University of the Western Cape – MSc
The universe is full of mysteries: some in the farthest reaches of space, others in the hearts of black holes. But some are right in front of us. Even here on Earth, in the very fabric of matter that we can see and touch, there are hidden secrets. We do not, for example, understand the forces that hold the smallest particles in the universe together.
We know that there are atoms, the building blocks of matter, and within them a nucleus, which is the core of an atom. A nucleus in an atom is like a pea in a soccer stadium, mostly surrounded by empty space. This tiny nucleus, however, contains even smaller particles, but – despite humankind’s advances in science – we still do not understand the workings of the nuclear force, which is the glue that holds these even tinier particles together. If we can understand the intricacies of this force, it will broaden the way we apply nuclear science.
For instance, it may help us understand how to tame the nuclear energy generated in the sun here on Earth, and create more efficient energy sources.
To try and unlock the mysteries of the nucleus, I smash nuclei together. More specifically, I smash a Neon nucleus (the chemical element, not the lightbulb), travelling at about a tenth of the speed of light, into a target nucleus. There has been a long-standing puzzle about Neon-20 (Ne20), which is a variant – what scientists call an isotope – of the more common neon gas. (The 20 refers to the mass of the Ne20 atom in atomic mass units.) Previously, Ne20 has been studied in theory, but there is a very big difference between how this atom behaves in theory and what happens in experiments. In fact, results can vary by as much as 30%. Not only that, still we don’t understand why there is such a huge variety of neon (19 different types) and composition (the ratio of different varieties compared to one another) of neon isotopes. For example, meteorites have more Ne22 than Ne20, whereas the opposite is true on Earth.
A nucleus is very small, so small that you can’t see or observe it under a microscope, or even an electron microscope. You can only know that it exists by how the atom’s energy changes when it interacts with another atom. There are many particles within the nucleus, such as protons and neutrons, and scientists believe that there is a strong force that holds these particles together, or that within the nucleus there is a strong interaction that somehow keeps it all together.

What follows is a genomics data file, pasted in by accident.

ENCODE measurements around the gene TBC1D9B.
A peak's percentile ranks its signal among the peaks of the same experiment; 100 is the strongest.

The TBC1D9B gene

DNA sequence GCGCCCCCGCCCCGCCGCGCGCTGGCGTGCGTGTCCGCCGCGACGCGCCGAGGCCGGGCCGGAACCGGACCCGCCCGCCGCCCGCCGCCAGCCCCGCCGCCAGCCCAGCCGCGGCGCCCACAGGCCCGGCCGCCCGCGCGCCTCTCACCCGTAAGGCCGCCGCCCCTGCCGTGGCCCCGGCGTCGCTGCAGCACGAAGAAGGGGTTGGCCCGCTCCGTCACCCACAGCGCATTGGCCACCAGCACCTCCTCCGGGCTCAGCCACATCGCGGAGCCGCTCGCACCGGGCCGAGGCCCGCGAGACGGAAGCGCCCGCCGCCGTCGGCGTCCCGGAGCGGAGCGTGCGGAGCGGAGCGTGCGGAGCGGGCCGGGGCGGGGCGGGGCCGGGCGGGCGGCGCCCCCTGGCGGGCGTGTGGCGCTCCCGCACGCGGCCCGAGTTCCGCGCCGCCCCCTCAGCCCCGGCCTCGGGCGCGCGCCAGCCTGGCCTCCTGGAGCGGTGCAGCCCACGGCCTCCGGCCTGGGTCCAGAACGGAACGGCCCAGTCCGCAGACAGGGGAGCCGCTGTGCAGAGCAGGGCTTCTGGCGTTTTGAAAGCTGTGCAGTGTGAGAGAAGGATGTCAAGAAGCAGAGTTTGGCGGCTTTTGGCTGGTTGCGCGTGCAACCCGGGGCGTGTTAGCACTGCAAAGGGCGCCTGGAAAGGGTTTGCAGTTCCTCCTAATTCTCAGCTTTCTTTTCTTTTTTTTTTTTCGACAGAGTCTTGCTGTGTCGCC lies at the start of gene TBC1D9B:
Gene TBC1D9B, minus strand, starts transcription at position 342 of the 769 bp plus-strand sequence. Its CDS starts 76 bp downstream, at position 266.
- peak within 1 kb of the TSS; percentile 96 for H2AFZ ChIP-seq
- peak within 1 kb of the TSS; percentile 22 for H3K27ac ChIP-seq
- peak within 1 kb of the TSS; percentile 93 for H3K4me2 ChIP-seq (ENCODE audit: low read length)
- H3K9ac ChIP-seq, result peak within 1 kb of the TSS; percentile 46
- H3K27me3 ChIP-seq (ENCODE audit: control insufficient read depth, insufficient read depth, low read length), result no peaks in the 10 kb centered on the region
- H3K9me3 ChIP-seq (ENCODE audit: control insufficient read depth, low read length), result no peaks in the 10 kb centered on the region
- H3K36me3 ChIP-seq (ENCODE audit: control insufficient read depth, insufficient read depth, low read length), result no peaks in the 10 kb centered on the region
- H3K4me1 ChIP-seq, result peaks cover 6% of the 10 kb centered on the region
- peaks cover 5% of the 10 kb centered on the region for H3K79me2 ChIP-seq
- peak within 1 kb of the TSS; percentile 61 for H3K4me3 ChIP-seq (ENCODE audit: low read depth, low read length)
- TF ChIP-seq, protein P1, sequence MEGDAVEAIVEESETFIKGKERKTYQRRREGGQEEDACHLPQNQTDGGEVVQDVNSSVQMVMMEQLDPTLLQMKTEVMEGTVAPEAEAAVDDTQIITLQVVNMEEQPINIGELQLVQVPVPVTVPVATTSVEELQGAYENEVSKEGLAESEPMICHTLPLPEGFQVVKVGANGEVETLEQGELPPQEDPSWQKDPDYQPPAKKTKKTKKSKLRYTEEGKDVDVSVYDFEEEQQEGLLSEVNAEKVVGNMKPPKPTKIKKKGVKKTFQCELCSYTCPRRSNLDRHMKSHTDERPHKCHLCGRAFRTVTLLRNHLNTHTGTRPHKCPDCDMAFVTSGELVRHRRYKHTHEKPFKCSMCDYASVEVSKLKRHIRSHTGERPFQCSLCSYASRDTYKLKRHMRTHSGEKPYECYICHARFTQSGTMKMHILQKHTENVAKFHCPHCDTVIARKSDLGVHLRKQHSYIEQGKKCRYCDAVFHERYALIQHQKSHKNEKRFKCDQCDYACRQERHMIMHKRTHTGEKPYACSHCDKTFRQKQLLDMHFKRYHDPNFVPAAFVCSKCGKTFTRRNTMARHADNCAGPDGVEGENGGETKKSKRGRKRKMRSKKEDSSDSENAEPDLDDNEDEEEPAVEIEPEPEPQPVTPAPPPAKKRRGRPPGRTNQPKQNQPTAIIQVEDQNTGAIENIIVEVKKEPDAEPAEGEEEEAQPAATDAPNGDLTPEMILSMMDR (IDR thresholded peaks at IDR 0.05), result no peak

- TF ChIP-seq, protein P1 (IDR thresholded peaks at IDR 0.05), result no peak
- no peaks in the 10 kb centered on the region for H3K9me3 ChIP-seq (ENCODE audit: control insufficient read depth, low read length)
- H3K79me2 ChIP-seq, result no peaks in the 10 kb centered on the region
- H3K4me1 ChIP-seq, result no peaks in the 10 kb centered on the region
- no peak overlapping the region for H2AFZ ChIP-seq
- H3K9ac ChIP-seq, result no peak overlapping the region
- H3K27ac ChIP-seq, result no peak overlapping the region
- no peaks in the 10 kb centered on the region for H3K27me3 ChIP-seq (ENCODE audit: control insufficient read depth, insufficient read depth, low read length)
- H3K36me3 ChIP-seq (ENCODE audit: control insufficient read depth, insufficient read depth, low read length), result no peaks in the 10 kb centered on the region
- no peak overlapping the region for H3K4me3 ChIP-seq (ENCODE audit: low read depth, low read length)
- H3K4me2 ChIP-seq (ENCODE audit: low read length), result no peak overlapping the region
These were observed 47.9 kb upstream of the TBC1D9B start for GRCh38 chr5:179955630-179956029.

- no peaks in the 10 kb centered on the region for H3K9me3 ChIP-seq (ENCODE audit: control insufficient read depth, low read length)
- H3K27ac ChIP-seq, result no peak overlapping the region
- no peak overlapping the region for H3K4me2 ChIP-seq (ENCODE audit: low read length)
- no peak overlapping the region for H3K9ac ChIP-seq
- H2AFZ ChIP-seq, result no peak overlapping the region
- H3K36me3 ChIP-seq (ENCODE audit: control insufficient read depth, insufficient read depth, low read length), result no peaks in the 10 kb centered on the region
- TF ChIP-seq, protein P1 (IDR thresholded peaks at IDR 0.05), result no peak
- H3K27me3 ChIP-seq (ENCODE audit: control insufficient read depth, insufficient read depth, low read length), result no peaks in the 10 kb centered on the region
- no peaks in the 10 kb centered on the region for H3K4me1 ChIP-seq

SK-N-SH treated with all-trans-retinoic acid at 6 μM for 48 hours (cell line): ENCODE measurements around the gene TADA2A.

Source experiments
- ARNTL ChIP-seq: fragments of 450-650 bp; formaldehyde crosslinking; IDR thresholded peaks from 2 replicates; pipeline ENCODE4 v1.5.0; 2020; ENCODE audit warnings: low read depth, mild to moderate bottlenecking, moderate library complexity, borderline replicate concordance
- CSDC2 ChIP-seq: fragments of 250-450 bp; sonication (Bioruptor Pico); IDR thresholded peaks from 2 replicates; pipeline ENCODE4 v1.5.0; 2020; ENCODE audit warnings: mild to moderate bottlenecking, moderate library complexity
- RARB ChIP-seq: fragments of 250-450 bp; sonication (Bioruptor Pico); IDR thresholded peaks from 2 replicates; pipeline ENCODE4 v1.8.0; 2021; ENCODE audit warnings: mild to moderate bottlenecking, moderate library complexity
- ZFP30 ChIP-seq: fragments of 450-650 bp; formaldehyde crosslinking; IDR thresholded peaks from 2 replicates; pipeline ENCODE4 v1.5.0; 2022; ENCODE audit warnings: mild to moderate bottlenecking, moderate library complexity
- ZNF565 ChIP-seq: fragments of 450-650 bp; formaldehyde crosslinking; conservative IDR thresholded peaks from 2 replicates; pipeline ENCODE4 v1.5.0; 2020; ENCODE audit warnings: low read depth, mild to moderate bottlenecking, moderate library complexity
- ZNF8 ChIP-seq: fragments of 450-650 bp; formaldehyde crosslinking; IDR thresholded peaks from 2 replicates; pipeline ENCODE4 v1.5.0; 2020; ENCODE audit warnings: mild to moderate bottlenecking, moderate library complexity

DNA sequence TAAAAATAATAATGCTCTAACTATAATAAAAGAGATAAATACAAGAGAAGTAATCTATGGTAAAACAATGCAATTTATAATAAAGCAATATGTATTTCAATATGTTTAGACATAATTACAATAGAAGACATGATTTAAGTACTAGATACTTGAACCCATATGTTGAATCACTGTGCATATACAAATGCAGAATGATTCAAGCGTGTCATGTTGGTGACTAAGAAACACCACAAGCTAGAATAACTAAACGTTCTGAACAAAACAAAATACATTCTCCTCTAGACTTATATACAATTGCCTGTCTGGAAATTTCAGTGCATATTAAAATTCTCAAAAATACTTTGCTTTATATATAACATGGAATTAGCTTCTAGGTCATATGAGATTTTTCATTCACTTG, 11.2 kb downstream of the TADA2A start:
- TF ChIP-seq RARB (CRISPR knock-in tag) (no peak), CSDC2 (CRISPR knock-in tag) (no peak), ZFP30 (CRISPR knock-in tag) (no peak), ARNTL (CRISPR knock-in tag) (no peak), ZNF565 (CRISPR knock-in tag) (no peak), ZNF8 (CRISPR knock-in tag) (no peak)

Even a nucleus’s shape – and what causes it – is a mystery. It can be round like a soccer ball, squashed like a rugby ball or as bottom-heavy as a pear. All of these shapes have different properties. A soccer-ball nucleus, for example, is tightly bound and it is not easy to break it, but pear nuclei are deformed and move as a collective. It is very important to know the shape of a nucleus because, once we do, we can map how the particles are distributed within the nucleus and that will lead us to solve this mystery of the strong force.
There are many ways to determine the shape of the nucleus, such as fusing two different nuclei together or through coulomb excitation. Coulomb excitation is what I work with: I smash a fast-moving nucleus into a stationary one, and use the information about how the energy changes between the two to infer characteristics about their nuclei.
This is what happens: I shoot a Ne20 nucleus at the target nucleus. When they collide, the Ne20 nucleus shares energy with the stationary one. In physics, we say that the stationary nucleus becomes “excited”, meaning that it gets additional energy. But over time, it will lose that energy in the form of a light particle, or photon, and return to its original energy state. The smashing is done at TRIUMF, a particle accelerator in Canada. Sophisticated detectors inside the accelerator are able to pick up how much energy the collision releases, and how the impacted Ne20 nucleus scatters.
But this is easier said than done. To find out what is happening inside the nuclei, I need to sift through the debris of the collision – or rather, all the data that the detectors picked up from the collision – and put the pieces back together much like a detective would at the scene of an accident. Then I have to infer from the data what happened in the nuclei, and that should help me figure out the shape of the Ne20 nucleus. Hopefully, I will be able to find the clues that trace that back to the nuclear force and how this enigmatic phenomenon works.